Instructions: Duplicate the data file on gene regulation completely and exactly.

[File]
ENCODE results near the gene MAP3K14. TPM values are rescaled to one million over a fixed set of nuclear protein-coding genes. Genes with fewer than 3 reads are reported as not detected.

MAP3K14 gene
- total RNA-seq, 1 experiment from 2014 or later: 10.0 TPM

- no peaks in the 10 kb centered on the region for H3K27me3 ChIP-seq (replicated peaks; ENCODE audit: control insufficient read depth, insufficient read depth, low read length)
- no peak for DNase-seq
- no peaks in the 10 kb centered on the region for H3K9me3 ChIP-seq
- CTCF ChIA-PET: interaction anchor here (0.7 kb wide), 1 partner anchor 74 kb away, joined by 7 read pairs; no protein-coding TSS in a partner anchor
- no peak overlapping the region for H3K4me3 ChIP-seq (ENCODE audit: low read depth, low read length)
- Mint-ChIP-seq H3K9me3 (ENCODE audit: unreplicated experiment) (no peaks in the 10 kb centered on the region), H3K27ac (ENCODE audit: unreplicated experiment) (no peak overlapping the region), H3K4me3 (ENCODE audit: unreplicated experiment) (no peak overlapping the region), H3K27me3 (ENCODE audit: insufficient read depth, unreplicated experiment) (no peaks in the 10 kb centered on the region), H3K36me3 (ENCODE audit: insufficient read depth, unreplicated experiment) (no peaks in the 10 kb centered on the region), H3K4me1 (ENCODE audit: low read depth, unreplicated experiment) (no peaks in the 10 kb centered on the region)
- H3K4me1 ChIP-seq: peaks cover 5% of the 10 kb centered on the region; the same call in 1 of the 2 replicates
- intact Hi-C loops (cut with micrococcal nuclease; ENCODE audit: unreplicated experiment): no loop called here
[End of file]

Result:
ENCODE results near the gene MAP3K14. TPM values are rescaled to one million over a fixed set of nuclear protein-coding genes. Genes with fewer than 3 reads are reported as not detected.

MAP3K14 gene
- total RNA-seq, 1 experiment from 2014 or later: 10.0 TPM

- no peaks in the 10 kb centered on the region for H3K27me3 ChIP-seq (replicated peaks; ENCODE audit: control insufficient read depth, insufficient read depth, low read length)
- no peak for DNase-seq
- no peaks in the 10 kb centered on the region for H3K9me3 ChIP-seq
- CTCF ChIA-PET: interaction anchor here (0.7 kb wide), 1 partner anchor 74 kb away, joined by 7 read pairs; no protein-coding TSS in a partner anchor
- no peak overlapping the region for H3K4me3 ChIP-seq (ENCODE audit: low read depth, low read length)
- Mint-ChIP-seq H3K9me3 (ENCODE audit: unreplicated experiment) (no peaks in the 10 kb centered on the region), H3K27ac (ENCODE audit: unreplicated experiment) (no peak overlapping the region), H3K4me3 (ENCODE audit: unreplicated experiment) (no peak overlapping the region), H3K27me3 (ENCODE audit: insufficient read depth, unreplicated experiment) (no peaks in the 10 kb centered on the region), H3K36me3 (ENCODE audit: insufficient read depth, unreplicated experiment) (no peaks in the 10 kb centered on the region), H3K4me1 (ENCODE audit: low read depth, unreplicated experiment) (no peaks in the 10 kb centered on the region)
- H3K4me1 ChIP-seq: peaks cover 5% of the 10 kb centered on the region; the same call in 1 of the 2 replicates
- intact Hi-C loops (cut with micrococcal nuclease; ENCODE audit: unreplicated experiment): no loop called here